This week I have the responsibility of introducing the latest Irish Baptist College student intake to New Testament Greek. Undoubtedly one of the first questions in their minds (as it was in my mind when I started six years ago) will be ‘why study the Biblical languages?’ There are many answers to that question, but here are four brief reasons for studying the Biblical languages.
Bible Translations Aren’t Perfect
There is an inherent difficulty in translation work – that difficulty is that something is always lost in translation. Lots of English translations of very good and accurate. However, there is always a choice to be made – should the translation follow a word-by-word philosophy or a functional (phrase-by-phrase/meaning) philosophy. Either the translators sacrifice the flow of the English language or they make an interpretive decision (which isn’t always accurate).
The question is how can we have an assurance on what the Biblical text says and means? The answer is read it in the Greek or Hebrew – in doing so you don’t have to rely on a translator’s interpretation or attempt to decipher an awkward English sentence. Instead,
if you know the Biblical languages, you can make those decisions yourself.
Develops a deeper Biblical Understanding and Discernment
Being competent in the Biblical languages also leads to a developing of a deeper Biblical understanding and discernment. This is of course predicated on the above point. In being able to go to the original language instead of relying on a translation gets us closer to the Biblical text. As we do so our understanding and discernment grows with our familiarity.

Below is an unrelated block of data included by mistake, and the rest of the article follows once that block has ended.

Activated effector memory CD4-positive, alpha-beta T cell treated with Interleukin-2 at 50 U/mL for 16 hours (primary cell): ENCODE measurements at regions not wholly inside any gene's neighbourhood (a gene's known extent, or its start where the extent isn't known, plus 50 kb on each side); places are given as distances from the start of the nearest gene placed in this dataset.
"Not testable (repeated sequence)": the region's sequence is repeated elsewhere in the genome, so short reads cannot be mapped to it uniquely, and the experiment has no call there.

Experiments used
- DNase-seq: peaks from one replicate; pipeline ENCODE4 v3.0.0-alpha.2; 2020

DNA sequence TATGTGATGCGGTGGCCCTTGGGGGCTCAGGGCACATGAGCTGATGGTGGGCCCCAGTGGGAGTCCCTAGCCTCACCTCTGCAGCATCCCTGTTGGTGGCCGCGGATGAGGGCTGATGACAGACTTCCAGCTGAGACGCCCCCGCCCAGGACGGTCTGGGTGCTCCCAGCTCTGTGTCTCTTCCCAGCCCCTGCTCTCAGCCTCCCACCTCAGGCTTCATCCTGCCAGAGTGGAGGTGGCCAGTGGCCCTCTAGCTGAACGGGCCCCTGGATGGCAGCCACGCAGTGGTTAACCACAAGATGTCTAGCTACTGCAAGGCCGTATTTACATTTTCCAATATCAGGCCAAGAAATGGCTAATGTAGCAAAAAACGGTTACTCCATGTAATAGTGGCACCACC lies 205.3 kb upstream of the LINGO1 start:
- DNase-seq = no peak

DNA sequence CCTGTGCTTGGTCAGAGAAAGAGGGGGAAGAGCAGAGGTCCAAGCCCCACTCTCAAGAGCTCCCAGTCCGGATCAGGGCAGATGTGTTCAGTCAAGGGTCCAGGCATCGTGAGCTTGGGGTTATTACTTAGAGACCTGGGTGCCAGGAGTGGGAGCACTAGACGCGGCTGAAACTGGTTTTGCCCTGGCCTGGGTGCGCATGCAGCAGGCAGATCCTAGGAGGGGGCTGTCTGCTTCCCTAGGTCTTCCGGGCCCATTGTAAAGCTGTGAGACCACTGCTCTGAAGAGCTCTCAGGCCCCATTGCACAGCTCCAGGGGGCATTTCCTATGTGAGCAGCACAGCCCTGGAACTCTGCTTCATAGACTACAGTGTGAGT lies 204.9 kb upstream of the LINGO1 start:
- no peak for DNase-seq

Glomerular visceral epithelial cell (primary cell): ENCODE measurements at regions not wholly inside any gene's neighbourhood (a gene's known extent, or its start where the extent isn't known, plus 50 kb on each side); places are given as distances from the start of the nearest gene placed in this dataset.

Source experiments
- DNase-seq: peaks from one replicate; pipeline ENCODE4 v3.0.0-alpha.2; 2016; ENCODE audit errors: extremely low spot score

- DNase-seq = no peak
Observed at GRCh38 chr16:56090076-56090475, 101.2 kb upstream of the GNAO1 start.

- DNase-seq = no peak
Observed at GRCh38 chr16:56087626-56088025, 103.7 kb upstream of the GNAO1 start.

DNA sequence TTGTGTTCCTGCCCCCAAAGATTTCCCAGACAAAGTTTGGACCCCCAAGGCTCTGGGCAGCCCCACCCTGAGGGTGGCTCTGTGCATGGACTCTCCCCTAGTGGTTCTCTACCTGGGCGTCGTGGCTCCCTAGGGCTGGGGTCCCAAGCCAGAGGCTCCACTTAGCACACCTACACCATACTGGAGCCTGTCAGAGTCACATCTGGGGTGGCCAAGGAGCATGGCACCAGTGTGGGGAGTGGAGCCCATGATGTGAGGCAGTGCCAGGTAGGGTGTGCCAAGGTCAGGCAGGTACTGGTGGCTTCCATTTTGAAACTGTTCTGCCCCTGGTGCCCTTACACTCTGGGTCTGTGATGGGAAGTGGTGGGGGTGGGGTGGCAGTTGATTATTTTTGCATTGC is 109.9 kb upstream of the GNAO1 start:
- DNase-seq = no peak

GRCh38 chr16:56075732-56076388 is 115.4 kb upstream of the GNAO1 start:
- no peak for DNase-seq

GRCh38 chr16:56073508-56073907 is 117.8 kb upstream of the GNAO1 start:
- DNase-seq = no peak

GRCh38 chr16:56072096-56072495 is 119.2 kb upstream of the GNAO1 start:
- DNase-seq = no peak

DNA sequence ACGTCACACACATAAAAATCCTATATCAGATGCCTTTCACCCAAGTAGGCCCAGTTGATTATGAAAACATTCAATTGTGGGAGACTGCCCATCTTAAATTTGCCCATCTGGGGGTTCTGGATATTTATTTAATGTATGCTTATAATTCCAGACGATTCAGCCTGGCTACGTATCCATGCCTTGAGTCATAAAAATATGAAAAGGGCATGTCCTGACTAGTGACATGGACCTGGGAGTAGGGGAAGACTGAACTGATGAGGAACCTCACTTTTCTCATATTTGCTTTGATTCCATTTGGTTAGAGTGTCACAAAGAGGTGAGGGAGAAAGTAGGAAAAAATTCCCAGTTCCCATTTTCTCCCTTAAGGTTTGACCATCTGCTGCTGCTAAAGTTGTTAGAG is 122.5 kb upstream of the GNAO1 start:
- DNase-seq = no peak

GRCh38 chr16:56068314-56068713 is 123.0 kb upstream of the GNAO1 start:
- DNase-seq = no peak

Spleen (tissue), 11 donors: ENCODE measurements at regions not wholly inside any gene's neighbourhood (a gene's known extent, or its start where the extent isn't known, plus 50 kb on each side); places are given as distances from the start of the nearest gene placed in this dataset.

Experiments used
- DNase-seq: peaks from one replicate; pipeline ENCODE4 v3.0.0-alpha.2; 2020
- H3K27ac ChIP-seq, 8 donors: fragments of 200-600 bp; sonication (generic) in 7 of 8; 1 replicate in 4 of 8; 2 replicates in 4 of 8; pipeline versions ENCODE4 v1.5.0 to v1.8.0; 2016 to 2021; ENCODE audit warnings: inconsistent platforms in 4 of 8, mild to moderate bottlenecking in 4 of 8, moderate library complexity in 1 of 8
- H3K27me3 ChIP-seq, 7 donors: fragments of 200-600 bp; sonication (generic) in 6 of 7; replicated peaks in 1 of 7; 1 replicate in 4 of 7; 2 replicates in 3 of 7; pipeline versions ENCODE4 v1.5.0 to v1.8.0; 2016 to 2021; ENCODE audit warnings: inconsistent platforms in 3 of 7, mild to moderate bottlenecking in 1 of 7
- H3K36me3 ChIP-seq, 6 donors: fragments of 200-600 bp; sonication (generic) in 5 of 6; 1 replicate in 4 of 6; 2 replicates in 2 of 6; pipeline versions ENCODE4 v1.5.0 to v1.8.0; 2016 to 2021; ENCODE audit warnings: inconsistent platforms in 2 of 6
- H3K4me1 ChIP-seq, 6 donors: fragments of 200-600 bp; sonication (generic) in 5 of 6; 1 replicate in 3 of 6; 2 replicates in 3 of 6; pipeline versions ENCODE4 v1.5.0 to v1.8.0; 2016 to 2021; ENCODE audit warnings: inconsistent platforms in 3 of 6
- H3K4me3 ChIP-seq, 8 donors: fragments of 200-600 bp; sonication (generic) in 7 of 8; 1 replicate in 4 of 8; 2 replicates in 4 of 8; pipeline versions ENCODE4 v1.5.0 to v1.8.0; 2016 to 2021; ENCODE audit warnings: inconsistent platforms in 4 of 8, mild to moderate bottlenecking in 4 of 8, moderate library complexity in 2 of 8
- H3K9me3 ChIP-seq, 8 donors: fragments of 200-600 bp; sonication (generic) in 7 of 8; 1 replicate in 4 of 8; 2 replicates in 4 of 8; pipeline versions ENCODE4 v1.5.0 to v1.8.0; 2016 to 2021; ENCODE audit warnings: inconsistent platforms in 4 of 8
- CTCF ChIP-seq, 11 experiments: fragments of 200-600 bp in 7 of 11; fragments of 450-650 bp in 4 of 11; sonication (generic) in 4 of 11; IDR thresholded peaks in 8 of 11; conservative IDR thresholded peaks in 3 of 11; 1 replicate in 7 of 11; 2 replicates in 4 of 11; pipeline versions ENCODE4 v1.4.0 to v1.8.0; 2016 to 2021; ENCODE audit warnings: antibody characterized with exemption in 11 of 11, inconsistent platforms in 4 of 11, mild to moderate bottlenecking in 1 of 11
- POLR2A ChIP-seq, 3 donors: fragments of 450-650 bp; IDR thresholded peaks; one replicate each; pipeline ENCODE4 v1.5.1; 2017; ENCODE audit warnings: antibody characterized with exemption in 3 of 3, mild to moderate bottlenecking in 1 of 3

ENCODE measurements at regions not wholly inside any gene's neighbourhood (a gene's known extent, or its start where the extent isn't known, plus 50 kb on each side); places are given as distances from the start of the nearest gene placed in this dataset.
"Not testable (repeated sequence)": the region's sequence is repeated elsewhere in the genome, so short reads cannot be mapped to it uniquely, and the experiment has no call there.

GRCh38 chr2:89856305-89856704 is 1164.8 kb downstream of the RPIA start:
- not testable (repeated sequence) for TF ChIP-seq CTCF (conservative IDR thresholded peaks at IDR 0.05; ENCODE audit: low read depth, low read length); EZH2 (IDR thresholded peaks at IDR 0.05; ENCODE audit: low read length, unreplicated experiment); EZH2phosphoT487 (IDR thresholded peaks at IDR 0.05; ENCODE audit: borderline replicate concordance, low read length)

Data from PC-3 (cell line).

The benefit of this is that we are capable of assessing new Bible translations, the next innovative theological trend and the novel developments in Church and culture. There won’t be the same necessity to go seeking for other’s opinions and assessments of particular translations, theological trends and developments in Church and culture. (That being said listening to other experts is always advisable – just not necessary as such).
Offers Confidence in Preaching and Teaching
The previous two reasons give rise to this. Knowing the Biblical languages offers us confidence in preaching and teaching the truths of Scripture. This is not just something for pastors and preachers, but for all of us who have responsibility in opening God’s word and explaining it to others. Instead of relying on commentators or scholars to explain things for you, to in turn explain things for others. To be able to speak with first-hand knowledge of issues offers a confidence that can’t be found as we offer second-hand opinions!
The Church Need Textual Critics
This final reason isn’t perhaps the first thing that might come to mind. The church is in vital need of pastors, missionaries, Bible Teachers, elders, deacons, ministry leaders, and so on and so forth. However, the church also need textual critics. Textual critics are the people who seek out ancient manuscripts, spend endless hours reading and reproducing them and finally deciding which variants and the best options. It is textual critics who offer us the latest information for our ever better Bible translations. But this skill requires a deeply intimate knowledge and understanding of the Biblical languages. Being a textual critic is not glamourous, but it is ever so important for the church as they ensure we have the most accurate manuscripts informing our Bibles.
In 1524, six years after posting his “Ninety-five Theses,” Martin Luther (1483–1546), father of the Protestant Reformation, charged his contemporaries:
Let us be sure of this: we will not long preserve the gospel without the languages. The languages are the sheath in which this sword of the spirit [Eph. 6:17] is contained; they are the casket in which this jewel is enshrined; they are the vessel in which this wine is held; they are the larder in which this food is stored…if through our neglect we let the languages go (which God forbid!), we shall…lose the gospel.
Also see Bitzer was a Banker!